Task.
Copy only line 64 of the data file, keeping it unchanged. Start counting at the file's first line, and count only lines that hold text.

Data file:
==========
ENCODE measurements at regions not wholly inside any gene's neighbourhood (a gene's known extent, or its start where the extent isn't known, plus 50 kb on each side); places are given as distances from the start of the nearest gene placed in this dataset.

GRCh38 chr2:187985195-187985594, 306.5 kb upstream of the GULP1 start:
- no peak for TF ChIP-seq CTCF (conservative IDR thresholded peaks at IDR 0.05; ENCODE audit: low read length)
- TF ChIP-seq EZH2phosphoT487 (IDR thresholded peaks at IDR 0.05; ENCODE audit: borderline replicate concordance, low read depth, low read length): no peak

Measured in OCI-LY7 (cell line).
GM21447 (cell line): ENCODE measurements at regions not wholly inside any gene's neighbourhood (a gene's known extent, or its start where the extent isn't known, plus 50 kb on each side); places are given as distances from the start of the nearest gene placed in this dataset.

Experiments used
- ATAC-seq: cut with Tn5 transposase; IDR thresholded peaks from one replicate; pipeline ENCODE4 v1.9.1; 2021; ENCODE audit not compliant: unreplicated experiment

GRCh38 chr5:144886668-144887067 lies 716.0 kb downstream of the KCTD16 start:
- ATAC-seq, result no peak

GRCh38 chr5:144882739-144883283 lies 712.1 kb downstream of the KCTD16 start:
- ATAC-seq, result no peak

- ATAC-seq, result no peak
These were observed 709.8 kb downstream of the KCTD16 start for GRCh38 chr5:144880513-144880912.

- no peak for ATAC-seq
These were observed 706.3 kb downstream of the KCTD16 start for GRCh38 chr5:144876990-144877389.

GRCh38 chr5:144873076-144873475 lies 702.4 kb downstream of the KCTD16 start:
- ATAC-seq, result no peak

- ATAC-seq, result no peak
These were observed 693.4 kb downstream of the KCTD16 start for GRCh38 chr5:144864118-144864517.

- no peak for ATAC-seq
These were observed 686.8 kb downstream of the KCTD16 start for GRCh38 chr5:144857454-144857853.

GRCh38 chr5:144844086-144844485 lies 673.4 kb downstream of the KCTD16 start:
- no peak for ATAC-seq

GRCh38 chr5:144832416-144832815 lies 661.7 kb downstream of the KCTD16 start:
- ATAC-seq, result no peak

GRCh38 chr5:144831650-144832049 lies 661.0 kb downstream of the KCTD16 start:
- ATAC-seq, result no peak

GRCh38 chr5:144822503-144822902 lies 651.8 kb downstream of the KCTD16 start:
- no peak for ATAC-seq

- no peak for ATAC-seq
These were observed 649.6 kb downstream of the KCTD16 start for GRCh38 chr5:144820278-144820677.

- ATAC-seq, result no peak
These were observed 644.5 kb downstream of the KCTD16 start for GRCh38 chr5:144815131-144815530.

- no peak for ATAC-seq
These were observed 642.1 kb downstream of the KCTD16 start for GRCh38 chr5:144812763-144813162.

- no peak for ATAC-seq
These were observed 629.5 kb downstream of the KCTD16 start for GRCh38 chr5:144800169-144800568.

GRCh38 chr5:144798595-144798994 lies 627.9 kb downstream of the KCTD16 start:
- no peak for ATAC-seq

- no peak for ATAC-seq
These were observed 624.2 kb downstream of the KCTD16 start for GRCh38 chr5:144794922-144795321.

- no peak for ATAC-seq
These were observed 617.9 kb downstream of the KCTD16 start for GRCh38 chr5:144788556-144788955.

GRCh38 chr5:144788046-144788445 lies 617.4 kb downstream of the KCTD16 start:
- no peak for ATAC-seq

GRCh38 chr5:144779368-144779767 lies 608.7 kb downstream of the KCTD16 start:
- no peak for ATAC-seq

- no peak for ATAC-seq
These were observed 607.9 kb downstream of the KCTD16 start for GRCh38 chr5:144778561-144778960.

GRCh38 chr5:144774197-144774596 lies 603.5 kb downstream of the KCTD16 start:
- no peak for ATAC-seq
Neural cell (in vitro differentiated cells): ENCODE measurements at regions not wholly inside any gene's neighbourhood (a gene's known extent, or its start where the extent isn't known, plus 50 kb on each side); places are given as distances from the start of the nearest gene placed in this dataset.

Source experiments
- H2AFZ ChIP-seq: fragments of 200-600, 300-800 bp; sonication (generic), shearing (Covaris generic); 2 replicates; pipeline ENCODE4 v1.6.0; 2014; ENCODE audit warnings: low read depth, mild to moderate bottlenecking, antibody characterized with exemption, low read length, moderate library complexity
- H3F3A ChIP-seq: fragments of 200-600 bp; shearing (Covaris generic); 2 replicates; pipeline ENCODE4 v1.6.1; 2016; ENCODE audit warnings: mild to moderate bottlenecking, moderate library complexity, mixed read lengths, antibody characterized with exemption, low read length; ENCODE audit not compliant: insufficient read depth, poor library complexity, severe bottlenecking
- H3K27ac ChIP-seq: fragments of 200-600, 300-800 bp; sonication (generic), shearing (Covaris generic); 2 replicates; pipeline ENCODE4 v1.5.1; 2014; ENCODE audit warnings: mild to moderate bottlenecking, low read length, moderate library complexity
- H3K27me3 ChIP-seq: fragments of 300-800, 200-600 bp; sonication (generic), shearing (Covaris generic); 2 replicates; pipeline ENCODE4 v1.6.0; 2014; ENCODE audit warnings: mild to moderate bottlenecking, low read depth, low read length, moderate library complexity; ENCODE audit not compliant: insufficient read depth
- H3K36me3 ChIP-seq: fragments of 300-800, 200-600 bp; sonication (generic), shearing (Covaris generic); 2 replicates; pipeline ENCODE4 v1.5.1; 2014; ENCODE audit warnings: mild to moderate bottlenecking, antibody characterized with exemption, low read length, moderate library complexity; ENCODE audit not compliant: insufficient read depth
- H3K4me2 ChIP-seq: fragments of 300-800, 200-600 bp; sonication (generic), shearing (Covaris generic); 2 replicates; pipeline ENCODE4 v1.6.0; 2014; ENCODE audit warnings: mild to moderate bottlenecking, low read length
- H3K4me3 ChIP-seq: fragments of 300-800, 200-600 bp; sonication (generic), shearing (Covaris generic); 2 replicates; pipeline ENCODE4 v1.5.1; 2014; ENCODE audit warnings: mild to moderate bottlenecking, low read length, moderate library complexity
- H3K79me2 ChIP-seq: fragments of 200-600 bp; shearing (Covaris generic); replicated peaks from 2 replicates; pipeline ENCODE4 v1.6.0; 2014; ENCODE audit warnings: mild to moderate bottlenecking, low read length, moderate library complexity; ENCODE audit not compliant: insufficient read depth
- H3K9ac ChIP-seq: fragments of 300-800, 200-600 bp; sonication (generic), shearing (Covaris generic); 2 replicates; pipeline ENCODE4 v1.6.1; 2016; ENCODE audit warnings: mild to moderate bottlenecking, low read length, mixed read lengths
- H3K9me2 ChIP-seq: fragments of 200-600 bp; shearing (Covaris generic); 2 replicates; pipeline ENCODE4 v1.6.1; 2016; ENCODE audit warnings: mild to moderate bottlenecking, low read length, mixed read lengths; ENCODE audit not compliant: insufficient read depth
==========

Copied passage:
- H3K9me2 ChIP-seq: fragments of 200-600 bp; shearing (Covaris generic); 2 replicates; pipeline ENCODE4 v1.6.1; 2016; ENCODE audit warnings: mild to moderate bottlenecking, low read length, mixed read lengths; ENCODE audit not compliant: insufficient read depth